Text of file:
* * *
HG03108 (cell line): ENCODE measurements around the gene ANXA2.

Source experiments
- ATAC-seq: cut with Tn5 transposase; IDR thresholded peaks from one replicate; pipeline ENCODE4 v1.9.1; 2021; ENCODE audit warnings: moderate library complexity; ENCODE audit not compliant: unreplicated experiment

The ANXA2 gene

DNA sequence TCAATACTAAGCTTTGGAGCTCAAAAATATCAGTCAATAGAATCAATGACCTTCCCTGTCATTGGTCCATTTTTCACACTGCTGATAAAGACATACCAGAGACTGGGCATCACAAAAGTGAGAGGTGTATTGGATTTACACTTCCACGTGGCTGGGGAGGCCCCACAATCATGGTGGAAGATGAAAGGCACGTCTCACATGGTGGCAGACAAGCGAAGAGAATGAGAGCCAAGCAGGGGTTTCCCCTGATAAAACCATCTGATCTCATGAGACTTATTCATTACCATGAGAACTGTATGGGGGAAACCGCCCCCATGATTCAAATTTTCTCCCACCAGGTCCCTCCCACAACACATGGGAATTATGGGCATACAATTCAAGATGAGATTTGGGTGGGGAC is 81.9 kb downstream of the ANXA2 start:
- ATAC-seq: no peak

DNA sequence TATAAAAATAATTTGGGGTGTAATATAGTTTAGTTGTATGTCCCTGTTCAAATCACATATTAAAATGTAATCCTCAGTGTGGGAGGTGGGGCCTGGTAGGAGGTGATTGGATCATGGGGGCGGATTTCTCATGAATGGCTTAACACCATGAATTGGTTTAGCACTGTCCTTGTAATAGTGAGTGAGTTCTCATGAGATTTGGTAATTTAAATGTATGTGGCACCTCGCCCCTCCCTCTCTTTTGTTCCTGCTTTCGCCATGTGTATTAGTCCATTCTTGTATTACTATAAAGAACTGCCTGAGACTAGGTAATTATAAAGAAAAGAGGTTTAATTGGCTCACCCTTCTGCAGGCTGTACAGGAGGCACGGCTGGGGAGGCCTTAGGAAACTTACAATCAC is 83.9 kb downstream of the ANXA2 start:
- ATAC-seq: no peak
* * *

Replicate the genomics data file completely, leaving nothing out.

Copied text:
HG03108 (cell line): ENCODE measurements around the gene ANXA2.

Source experiments
- ATAC-seq: cut with Tn5 transposase; IDR thresholded peaks from one replicate; pipeline ENCODE4 v1.9.1; 2021; ENCODE audit warnings: moderate library complexity; ENCODE audit not compliant: unreplicated experiment

The ANXA2 gene

DNA sequence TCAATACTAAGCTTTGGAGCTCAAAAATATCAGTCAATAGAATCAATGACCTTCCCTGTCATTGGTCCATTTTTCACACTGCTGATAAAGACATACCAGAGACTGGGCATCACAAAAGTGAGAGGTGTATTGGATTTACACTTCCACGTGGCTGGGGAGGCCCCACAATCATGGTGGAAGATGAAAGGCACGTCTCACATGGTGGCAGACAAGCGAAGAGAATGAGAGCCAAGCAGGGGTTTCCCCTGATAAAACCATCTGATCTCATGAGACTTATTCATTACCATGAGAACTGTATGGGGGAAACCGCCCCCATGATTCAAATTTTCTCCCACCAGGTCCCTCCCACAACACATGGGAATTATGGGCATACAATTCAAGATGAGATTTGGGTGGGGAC is 81.9 kb downstream of the ANXA2 start:
- ATAC-seq: no peak

DNA sequence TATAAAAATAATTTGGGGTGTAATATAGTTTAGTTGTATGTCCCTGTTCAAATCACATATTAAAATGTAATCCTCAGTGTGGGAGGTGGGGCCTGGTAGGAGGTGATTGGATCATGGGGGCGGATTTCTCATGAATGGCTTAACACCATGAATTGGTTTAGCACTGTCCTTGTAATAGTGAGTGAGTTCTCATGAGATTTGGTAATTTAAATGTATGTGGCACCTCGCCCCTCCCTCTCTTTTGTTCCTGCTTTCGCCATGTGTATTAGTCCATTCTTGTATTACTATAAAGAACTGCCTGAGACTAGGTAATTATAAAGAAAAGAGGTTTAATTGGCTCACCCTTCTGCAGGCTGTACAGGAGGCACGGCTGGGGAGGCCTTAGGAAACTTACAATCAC is 83.9 kb downstream of the ANXA2 start:
- ATAC-seq: no peak